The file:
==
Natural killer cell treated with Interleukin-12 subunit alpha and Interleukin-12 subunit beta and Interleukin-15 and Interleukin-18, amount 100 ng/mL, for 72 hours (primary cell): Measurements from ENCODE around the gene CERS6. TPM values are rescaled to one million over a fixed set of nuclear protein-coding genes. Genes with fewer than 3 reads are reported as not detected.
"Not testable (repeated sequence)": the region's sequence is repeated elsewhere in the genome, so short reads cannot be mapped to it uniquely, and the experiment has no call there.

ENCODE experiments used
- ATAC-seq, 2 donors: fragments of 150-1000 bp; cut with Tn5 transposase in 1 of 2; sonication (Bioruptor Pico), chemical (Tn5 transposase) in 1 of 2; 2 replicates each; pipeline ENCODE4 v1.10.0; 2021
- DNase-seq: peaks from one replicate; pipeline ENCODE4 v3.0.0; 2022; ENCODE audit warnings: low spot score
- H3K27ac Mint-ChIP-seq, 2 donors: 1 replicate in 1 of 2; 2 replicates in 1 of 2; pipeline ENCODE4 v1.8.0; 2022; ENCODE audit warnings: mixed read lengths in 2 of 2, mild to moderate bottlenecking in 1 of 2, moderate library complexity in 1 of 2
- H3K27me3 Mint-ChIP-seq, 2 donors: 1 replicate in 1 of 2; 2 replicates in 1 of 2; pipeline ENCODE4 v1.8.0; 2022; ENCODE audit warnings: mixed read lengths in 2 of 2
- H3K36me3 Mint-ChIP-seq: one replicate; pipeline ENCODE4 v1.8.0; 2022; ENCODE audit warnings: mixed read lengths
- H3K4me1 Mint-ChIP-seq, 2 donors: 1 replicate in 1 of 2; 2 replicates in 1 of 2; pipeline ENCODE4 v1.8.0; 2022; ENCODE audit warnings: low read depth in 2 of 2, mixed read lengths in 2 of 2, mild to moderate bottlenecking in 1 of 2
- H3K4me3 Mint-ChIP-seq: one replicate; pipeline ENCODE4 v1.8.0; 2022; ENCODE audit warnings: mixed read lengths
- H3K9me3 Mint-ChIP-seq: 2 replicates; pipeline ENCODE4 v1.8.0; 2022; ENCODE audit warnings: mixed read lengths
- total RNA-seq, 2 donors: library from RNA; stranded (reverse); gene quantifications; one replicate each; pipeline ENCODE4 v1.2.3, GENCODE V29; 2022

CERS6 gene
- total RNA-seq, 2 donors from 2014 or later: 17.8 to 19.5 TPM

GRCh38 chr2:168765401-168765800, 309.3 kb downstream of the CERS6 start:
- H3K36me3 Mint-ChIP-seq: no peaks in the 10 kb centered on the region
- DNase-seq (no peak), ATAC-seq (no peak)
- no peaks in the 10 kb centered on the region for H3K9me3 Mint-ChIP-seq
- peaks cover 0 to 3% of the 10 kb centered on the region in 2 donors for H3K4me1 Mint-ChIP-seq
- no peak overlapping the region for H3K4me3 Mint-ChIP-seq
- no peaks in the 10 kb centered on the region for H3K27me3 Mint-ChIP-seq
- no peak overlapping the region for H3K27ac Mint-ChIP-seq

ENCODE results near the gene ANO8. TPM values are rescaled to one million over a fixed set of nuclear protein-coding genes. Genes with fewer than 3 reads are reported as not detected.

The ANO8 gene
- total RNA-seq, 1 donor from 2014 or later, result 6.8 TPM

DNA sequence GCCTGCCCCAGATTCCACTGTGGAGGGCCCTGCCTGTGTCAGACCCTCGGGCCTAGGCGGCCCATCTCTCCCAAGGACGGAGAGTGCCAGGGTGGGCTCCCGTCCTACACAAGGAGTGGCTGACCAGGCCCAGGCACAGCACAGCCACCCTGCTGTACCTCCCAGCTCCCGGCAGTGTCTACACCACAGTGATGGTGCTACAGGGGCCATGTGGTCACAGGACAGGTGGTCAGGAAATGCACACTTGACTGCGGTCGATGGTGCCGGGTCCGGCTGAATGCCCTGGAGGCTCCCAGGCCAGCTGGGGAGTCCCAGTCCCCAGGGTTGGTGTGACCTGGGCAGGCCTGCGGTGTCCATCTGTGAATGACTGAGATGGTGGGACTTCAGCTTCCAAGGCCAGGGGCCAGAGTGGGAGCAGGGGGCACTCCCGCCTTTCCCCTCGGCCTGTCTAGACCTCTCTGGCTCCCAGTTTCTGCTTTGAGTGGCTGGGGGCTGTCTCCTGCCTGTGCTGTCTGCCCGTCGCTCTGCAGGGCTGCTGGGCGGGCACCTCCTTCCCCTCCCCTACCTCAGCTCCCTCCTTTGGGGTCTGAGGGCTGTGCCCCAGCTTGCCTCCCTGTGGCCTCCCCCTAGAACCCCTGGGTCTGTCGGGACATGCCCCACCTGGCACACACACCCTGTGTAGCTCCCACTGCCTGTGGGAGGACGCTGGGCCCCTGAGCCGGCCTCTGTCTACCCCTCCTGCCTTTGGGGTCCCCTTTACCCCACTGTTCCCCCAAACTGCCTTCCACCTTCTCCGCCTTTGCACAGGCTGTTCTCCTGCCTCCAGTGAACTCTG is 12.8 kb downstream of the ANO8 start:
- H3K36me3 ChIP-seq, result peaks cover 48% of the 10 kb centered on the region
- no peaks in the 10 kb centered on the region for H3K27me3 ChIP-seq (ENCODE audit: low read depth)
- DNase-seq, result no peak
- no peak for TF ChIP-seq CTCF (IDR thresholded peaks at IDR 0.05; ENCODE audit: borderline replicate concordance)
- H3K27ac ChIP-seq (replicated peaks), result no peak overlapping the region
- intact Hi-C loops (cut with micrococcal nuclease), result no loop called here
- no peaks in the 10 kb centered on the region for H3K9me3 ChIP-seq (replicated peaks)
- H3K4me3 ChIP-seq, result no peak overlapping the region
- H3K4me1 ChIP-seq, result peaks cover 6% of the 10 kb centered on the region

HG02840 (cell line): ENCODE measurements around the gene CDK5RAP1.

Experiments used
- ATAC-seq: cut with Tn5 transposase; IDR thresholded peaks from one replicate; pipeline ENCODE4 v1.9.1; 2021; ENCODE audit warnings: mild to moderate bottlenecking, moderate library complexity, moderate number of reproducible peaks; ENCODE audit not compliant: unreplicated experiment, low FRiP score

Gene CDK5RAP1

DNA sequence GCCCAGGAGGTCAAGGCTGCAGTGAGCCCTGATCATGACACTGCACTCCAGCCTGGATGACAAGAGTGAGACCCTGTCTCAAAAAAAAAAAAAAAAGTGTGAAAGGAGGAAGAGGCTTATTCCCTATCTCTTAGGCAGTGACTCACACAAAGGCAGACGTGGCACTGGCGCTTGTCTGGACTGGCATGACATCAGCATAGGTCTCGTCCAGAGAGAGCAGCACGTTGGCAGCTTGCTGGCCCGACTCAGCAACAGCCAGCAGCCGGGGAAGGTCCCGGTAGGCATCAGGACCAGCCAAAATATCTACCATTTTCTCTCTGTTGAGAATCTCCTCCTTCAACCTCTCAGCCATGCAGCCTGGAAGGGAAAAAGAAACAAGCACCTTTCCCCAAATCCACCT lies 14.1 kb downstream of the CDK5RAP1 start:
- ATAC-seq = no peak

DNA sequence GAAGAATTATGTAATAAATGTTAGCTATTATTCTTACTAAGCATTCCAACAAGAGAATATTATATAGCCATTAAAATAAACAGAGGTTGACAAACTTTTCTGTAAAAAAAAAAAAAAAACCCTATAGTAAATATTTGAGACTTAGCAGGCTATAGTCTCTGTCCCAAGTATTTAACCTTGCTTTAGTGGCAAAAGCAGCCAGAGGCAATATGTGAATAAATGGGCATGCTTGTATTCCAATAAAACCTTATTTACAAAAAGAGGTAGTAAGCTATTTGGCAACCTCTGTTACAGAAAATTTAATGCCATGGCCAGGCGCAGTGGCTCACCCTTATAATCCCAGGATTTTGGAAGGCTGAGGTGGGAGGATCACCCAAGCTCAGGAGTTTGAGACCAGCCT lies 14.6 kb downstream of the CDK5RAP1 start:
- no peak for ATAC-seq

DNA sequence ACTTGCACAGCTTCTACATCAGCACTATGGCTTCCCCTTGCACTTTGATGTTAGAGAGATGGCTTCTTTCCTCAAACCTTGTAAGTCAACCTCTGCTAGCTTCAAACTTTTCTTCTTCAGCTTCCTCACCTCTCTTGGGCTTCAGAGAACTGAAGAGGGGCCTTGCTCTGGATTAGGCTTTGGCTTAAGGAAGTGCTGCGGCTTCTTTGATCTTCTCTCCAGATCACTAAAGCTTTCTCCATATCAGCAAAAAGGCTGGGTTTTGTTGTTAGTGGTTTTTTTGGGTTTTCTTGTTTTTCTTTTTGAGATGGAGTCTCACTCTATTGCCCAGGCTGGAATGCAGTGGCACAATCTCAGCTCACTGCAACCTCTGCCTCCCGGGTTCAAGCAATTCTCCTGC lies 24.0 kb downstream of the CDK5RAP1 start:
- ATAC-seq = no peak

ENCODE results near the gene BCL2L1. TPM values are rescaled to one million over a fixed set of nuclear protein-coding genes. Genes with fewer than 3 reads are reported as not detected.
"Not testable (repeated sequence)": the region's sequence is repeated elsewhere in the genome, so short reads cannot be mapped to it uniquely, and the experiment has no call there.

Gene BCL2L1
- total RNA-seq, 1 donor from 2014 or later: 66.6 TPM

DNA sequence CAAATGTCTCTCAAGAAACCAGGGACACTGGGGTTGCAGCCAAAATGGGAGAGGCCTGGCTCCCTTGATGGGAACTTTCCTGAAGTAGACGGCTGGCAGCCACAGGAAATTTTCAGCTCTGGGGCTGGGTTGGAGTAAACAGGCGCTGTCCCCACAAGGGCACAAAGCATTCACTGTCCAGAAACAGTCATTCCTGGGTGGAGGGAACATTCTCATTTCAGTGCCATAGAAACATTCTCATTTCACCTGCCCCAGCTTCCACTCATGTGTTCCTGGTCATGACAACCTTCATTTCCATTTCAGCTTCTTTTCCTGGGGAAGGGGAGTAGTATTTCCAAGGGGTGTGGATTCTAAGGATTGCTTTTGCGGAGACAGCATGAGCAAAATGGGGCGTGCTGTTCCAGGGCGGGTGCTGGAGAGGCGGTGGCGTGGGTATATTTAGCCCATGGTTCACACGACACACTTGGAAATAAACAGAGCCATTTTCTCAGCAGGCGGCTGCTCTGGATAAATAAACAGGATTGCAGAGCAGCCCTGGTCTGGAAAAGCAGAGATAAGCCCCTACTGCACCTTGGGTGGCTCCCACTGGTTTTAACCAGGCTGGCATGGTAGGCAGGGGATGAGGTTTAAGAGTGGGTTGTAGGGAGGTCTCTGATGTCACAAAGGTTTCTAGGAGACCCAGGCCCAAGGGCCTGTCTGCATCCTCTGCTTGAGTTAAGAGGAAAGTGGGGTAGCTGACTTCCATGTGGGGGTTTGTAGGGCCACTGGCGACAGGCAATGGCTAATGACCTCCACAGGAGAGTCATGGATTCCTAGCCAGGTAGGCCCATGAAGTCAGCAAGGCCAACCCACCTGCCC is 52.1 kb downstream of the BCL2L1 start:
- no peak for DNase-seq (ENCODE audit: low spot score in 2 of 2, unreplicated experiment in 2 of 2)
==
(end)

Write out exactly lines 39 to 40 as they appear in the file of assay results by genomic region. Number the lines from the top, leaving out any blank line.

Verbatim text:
Gene CDK5RAP1

DNA sequence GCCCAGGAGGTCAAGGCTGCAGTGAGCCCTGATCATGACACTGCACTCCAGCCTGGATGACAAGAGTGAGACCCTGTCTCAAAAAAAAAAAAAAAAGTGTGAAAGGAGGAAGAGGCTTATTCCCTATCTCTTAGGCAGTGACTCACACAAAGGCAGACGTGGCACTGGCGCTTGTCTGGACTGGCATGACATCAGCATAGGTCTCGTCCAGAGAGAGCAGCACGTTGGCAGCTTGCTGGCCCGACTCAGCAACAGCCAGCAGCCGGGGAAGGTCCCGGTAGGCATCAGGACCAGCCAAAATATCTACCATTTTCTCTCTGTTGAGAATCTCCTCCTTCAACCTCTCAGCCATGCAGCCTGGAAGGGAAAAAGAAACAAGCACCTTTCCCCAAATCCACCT lies 14.1 kb downstream of the CDK5RAP1 start: